to celebrate colours of India Sep 27-28
New Delhi, Sep 24 (IANS) Japan will come alive to the sounds
and flavours of India Sep 27-28 in a cultural event, 'Namaste
India', in the heart of Tokyo.
It will be organised by the India Centre Foundation, a culture
forum that has been trying to promote sustainable development
of the country in socio-economic, political and cultural domains.
In its 16th year, 'Namaste India', which was initiated by
a Japanese Indophile in 1992, will celebrate the very best
of Indian culture, cuisine, entertainment and business environments
in the Yoyogi-Koen Park in Tokyo from 10 a.m. to 8 p.m. over
The festival will begin Sep 27 with a magic show by Ugesh
Sarcar, followed by a catwalk where Japanese models will show
off Indian couture. The Indian Council for Cultural Relations
will present a music recital "LadhakФ.
Classical Indian dance recitals by Japanese performers Kimiko
Maruhashi, Hiromi Maruhashi and Sachiyo Kubota Kaltatawa Ainu
will be the highlight of the programme on the second day.
The ICCR's rock band Speech, led by Haribhatt will play live
while a dance-drama, УIndia & Indian-IФ, will feature
Ayako Sakurai on the tabla and dancers from ICCR.
УThe India Centre Foundation, founded in 1996 as a non-profit
organisation, has been a catalyst in strengthening India-Japanese
relation by building bridges at a socio-economic level, and
'Namaste India' is an attempt to celebrate India in Japan,Ф
chairman of the foundation Vaibhav Kant Upadhyay told IANS
over telephone from Tokyo.
'Namaste India' is a platform that allows people of India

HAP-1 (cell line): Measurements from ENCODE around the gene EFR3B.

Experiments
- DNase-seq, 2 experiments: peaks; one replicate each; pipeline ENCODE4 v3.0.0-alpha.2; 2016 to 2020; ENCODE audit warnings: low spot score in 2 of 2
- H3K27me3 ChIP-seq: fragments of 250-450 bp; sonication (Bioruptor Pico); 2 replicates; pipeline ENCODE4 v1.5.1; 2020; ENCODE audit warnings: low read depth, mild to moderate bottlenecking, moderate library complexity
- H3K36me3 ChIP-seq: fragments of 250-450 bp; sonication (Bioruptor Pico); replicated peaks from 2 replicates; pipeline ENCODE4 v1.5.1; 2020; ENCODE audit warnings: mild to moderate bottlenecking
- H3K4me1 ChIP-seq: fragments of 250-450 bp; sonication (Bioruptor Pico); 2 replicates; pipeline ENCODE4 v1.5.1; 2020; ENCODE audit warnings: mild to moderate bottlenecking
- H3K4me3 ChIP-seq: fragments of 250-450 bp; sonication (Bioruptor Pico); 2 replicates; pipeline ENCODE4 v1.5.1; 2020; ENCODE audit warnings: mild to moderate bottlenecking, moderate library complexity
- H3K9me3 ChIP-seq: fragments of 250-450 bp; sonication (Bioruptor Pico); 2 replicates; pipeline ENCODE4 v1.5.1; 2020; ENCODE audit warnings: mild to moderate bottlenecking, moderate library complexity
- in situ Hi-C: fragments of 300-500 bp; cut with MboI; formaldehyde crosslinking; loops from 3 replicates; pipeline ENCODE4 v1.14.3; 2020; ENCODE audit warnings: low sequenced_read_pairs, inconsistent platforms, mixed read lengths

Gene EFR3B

and Japan to interact and understand each other's rich culture.
It is ultimately the people-to-people dialogue that fosters
confidence in the ability to work together and strengthen
bilateral ties, Upadhyay said.
The foundation, which began showcasing India through Bollywood
12 years ago, now has a permanent mission in Tokyo and Beijing.
УWe initially screened movies like 'Dilwale Dulhaniya Le Jayenge',
'Raju Ban Gaya Gentleman' and other Shah Rukh Khan starrers
to acquaint the people of Japan to the cultural diversity,
ethos and colours of India. After it grabbed eyeballs, we
started promoting Indian culture seriously,Ф Upadhyay said.
The foundation, unlike other India-Japanese official initiatives,
sets a theme to promote cultural exchanges, Upadhayay said.
As a result, several soft economic segments like tourism and
education have benefited.
Citing tourism figures, Upadhayay said while in 1996, only
50,000 visas were issued for Japanese tourists visiting India,
by 2002 it shot up to 150,000, three times the number primarily
because of the Indian culture road shows.
УIndian mathematics is also very popular in Japan. At least
20 books on ancient Vedic math have been authored by Japanese
experts and they are taught in schools,Ф Upadhyay said.
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